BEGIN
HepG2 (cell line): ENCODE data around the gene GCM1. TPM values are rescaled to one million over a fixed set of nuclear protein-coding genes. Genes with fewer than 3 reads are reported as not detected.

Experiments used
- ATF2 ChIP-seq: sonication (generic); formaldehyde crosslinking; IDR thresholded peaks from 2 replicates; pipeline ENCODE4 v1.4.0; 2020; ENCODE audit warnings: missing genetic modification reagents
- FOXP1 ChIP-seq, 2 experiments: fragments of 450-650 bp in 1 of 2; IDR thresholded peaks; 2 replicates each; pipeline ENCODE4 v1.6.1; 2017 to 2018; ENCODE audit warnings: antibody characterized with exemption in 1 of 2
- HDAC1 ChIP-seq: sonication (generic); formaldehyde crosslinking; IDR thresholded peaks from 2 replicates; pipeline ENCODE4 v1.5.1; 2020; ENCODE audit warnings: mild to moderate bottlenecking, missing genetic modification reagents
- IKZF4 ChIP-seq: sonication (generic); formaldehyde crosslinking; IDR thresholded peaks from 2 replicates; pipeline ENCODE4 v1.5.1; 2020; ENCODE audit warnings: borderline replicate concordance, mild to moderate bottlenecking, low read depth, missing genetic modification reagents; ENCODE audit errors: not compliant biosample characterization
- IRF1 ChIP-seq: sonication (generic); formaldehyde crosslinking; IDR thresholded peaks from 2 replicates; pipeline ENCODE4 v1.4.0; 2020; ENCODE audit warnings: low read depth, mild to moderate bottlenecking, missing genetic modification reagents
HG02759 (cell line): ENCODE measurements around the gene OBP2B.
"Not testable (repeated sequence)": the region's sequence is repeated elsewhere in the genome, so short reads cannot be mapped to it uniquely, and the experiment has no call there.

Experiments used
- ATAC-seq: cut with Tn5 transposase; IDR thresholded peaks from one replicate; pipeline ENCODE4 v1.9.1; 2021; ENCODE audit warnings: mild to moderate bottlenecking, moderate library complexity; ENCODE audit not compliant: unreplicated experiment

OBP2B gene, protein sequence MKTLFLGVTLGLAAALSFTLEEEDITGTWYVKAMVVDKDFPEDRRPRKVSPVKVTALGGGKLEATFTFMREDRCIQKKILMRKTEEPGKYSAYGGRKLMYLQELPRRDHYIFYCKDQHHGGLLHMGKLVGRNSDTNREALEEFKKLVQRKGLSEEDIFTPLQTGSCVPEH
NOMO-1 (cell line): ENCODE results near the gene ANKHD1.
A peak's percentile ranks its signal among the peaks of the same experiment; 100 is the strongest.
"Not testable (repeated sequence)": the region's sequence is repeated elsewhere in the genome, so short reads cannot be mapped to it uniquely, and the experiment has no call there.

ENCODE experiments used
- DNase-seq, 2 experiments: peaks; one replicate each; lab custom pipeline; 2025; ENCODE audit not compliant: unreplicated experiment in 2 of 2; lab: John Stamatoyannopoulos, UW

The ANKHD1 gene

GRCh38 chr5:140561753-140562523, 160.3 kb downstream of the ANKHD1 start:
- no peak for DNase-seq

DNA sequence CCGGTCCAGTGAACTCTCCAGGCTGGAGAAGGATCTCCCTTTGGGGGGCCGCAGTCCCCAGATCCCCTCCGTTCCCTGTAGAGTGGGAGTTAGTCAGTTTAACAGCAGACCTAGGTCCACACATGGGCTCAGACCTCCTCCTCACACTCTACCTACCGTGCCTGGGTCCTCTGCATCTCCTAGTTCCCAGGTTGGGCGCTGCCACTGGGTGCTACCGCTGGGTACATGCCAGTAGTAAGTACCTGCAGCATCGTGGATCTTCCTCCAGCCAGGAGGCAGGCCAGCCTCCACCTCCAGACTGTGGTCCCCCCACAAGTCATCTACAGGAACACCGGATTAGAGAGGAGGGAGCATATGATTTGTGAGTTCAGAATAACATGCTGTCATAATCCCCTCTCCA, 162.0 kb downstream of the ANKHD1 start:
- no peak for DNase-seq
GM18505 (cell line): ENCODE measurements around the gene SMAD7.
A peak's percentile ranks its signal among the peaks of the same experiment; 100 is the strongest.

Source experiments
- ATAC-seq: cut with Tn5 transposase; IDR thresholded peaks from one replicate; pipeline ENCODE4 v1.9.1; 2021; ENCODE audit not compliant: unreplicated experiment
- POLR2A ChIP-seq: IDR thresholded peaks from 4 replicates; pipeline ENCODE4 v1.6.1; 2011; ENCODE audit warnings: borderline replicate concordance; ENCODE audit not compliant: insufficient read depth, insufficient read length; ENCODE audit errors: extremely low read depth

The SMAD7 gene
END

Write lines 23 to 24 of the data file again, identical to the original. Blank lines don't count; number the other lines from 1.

GM18505 (cell line): ENCODE measurements around the gene SMAD7.
A peak's percentile ranks its signal among the peaks of the same experiment; 100 is the strongest.